We recently caught up with Jonny Franklin, gaffer on Paul Thomas Anderson’s much talked about new movie Phantom Thread, and learnt how he solved some key lighting problems during the production.
“We faced many challenges on Phantom Thread: one of the trickiest locations was the Georgian property on Fitzroy Square, known in the film as ‘The House Of Woodcock’, where we shot a majority of the film.
As the Grade I listed property was going through renovation, the first challenge we came up against was the fact there was no power or cabling throughout the building. This meant we had to re-wire the whole five-story house, although the benefits of doing so quickly became clear as we were able to wire every electrical socket and bulb back to our lighting desk.
We needed to get a vast amount of light in the building, especially shooting on 250D Kodak film stock. Usually I would have used machines with large lamps on. But, the problem was we were not allowed to occupy any of the space outside the footprint of the building, and had to remain within the property’s railings – which was only a distance of 4ft 6” away from the property. Additionally, the location was specifically chosen because Paul wanted to be able to see out of the windows. So we had to carefully plan a rig that would not only fit within the railings, but also couldn’t be visible from within the house looking out.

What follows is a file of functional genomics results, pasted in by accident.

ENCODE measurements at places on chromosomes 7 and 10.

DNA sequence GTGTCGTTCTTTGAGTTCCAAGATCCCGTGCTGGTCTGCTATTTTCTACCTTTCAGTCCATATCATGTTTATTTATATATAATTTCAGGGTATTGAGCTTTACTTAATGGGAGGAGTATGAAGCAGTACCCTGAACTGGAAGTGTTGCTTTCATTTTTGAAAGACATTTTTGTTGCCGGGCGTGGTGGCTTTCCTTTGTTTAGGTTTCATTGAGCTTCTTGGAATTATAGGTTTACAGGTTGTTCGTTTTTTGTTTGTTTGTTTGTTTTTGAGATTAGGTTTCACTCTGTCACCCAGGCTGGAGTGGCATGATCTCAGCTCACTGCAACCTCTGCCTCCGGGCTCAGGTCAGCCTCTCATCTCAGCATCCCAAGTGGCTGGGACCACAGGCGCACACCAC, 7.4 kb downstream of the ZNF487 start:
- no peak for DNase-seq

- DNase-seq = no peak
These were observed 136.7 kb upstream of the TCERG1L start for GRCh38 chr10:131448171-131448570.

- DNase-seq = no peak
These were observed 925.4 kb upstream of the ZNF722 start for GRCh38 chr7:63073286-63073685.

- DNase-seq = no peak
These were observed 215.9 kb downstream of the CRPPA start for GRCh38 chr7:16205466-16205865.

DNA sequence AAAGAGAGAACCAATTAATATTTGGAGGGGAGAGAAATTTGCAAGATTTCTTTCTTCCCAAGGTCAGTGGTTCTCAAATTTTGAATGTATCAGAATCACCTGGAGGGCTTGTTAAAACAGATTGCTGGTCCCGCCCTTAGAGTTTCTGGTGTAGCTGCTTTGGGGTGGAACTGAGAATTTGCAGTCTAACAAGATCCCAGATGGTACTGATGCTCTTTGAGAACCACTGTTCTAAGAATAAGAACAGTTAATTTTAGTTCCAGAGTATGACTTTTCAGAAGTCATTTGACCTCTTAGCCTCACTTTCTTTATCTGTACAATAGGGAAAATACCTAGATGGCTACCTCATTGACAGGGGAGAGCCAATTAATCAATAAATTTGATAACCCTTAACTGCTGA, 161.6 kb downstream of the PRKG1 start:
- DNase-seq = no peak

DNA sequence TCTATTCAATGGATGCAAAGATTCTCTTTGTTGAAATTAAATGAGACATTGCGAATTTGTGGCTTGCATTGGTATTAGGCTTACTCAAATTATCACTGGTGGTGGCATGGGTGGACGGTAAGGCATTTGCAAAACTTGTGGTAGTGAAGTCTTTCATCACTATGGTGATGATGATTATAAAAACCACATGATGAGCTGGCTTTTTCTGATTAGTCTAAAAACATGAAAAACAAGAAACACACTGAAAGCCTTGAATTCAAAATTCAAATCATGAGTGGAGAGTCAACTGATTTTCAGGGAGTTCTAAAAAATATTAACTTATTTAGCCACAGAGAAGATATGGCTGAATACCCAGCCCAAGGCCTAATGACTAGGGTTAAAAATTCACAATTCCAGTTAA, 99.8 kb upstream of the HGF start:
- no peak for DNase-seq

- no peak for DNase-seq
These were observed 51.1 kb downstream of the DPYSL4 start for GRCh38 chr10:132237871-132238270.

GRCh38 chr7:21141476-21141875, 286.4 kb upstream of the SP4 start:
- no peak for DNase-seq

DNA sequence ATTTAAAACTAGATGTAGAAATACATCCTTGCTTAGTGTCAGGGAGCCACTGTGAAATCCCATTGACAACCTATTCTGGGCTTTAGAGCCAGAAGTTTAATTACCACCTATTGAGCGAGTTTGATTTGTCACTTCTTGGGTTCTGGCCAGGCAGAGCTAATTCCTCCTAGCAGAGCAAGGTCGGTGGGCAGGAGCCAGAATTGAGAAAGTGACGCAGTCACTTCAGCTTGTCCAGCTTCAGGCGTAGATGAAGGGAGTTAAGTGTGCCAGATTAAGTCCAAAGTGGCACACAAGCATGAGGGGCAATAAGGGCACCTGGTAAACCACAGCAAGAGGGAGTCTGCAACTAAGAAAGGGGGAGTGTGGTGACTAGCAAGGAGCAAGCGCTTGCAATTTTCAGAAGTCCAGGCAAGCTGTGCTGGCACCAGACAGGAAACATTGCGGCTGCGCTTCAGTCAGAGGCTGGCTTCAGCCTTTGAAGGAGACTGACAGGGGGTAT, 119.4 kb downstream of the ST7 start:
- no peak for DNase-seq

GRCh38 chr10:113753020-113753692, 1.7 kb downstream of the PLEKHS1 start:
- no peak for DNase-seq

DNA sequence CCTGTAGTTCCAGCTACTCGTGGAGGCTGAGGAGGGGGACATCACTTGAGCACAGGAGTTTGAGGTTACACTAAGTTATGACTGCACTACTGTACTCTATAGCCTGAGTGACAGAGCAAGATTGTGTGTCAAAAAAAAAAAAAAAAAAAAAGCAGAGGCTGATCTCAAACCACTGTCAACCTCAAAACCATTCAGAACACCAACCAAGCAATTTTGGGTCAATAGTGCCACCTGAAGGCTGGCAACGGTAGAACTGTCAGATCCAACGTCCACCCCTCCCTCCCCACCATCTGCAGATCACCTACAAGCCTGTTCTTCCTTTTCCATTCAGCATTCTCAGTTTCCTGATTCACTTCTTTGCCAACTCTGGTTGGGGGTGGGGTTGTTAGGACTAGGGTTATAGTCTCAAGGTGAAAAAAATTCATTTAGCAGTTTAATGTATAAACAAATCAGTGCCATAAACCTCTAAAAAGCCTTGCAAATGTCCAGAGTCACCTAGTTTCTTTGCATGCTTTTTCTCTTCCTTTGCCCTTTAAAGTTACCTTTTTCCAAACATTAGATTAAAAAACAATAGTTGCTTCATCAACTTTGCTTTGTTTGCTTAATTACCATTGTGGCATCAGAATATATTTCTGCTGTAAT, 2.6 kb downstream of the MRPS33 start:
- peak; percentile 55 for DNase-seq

Building such a narrow rig, at such a height, and without being able to bolt into the walls, took a lot of careful planning. To light it, I had two ladder beams per window, with five vertical Sky Panels on each – they were on runners so we could roll them in and out of shot. Then for any hard sun we had a few 2.5KW HMIs rigged. Usually it’s more ideal to have your lamps further away from your subject, but on this occasion we had no choice and had to adapt to Paul’s specifics requirements. Fortunately, the system I employed turned out to be really successful.”